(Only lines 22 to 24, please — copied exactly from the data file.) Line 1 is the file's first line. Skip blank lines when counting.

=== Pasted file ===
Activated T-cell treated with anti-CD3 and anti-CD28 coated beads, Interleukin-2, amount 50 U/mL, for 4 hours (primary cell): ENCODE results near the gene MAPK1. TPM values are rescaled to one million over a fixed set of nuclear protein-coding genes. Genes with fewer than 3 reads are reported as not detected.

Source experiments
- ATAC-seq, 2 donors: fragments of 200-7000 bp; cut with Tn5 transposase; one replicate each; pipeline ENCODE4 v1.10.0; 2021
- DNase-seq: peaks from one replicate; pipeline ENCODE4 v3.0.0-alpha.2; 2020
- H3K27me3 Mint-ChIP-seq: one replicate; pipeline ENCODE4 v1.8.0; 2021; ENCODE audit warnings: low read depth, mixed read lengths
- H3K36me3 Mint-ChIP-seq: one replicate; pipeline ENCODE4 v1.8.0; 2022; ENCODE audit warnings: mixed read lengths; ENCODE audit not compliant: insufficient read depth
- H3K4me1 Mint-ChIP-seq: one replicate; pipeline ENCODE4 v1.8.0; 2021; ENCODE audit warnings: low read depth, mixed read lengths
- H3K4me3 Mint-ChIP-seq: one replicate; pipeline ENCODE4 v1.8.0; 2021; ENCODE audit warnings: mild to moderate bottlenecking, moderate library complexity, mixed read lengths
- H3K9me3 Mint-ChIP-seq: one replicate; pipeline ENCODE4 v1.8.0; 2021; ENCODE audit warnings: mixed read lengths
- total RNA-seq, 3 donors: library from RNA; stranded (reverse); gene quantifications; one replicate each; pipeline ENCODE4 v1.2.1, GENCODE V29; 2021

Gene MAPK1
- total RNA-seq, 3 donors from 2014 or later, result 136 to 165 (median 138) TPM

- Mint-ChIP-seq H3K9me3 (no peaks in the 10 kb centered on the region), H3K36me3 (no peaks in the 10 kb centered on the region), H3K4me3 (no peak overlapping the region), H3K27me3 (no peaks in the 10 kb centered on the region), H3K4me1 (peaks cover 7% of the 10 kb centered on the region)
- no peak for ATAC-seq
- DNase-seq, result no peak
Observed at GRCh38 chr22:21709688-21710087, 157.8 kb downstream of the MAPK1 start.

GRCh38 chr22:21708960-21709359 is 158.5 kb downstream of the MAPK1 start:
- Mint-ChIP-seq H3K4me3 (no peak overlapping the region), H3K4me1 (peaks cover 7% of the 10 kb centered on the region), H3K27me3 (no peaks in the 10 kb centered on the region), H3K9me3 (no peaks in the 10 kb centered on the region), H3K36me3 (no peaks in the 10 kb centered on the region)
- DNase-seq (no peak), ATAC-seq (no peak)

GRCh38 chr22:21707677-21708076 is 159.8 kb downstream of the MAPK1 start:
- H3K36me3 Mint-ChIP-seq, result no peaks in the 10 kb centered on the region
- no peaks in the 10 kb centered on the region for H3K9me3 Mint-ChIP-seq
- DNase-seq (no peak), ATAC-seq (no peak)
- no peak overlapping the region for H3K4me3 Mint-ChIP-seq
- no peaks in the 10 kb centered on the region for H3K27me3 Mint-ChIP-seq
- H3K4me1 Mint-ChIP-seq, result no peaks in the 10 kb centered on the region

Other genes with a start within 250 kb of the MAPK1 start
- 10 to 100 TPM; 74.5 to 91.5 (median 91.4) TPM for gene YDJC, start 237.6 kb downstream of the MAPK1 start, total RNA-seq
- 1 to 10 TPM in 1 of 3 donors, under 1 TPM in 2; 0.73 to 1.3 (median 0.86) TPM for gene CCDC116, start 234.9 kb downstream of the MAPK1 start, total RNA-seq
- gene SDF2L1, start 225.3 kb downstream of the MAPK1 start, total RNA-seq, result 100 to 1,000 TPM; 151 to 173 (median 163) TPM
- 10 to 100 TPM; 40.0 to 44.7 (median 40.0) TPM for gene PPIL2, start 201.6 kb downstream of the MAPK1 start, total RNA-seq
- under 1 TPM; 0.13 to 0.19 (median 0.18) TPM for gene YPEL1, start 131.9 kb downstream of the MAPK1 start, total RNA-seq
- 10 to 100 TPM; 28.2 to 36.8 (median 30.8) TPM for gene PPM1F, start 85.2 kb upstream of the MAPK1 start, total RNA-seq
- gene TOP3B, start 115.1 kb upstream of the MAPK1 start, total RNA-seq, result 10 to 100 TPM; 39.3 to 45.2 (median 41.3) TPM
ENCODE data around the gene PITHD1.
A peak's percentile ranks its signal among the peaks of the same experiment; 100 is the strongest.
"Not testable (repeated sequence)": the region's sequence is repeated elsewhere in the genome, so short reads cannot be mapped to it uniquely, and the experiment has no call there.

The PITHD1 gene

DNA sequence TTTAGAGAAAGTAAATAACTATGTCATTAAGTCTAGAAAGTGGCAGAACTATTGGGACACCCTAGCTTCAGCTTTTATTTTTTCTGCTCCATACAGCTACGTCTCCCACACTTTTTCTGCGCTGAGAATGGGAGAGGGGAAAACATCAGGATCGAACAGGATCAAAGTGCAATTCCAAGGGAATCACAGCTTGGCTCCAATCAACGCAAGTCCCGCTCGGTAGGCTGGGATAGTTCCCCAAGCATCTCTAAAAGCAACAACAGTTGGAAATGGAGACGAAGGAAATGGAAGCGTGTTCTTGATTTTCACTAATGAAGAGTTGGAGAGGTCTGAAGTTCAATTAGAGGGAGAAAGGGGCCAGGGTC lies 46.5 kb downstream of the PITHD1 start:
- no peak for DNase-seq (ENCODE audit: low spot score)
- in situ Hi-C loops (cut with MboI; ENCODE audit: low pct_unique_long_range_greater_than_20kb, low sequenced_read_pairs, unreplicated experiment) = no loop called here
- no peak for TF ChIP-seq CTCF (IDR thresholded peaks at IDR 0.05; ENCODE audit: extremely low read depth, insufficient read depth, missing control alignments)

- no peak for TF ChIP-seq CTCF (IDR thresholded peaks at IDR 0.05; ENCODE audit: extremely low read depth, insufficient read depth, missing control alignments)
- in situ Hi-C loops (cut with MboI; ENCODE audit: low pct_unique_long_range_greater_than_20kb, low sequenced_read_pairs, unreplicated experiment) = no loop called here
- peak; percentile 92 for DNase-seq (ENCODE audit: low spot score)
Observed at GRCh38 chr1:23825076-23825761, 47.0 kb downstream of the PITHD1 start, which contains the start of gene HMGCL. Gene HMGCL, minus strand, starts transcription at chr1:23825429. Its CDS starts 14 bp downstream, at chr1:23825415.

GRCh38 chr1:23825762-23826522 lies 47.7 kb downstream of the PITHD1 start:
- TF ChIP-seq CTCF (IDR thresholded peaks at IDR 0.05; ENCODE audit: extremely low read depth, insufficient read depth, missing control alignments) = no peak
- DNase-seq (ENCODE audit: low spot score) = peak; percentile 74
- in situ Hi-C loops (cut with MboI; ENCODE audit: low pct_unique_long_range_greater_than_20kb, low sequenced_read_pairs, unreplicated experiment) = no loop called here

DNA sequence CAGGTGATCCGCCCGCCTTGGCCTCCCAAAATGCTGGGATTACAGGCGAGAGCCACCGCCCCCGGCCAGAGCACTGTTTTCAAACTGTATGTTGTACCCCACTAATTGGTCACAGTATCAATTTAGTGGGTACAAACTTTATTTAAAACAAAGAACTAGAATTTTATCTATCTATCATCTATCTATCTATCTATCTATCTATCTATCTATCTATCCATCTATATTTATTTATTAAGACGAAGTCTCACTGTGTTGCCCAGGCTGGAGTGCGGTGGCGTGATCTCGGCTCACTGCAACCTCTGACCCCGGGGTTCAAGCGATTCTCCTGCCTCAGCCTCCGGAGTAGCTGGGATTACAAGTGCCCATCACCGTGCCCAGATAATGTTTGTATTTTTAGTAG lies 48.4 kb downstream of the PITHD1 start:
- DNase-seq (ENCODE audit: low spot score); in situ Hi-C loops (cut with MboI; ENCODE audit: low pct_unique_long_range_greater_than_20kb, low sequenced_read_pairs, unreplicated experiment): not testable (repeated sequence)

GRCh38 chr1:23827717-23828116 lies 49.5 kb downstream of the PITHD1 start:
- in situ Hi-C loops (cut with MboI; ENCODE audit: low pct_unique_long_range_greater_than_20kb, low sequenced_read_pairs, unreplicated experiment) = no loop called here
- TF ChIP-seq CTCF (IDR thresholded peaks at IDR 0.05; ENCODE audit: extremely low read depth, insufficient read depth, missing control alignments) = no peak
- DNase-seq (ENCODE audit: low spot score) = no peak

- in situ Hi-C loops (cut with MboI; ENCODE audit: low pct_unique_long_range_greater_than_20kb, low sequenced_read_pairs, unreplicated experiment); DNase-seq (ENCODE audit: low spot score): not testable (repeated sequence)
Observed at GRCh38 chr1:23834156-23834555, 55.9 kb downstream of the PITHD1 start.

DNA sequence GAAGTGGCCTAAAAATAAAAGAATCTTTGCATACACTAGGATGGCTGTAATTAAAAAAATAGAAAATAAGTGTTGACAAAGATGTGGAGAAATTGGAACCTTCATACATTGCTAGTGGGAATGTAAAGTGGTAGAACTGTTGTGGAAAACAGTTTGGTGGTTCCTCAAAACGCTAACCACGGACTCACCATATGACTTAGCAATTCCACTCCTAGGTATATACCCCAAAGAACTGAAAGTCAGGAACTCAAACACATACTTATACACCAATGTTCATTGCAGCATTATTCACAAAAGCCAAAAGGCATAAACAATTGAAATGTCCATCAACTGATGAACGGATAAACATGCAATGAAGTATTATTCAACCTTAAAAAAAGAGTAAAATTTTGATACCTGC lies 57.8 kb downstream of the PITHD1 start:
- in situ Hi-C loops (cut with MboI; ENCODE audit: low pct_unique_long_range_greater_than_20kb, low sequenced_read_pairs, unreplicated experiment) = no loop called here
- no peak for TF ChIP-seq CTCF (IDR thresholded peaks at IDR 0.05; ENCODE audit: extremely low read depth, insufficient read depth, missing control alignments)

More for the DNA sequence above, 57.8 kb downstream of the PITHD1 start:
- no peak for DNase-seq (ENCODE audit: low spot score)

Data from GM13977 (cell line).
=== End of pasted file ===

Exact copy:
- no peaks in the 10 kb centered on the region for H3K9me3 Mint-ChIP-seq
- DNase-seq (no peak), ATAC-seq (no peak)
- no peak overlapping the region for H3K4me3 Mint-ChIP-seq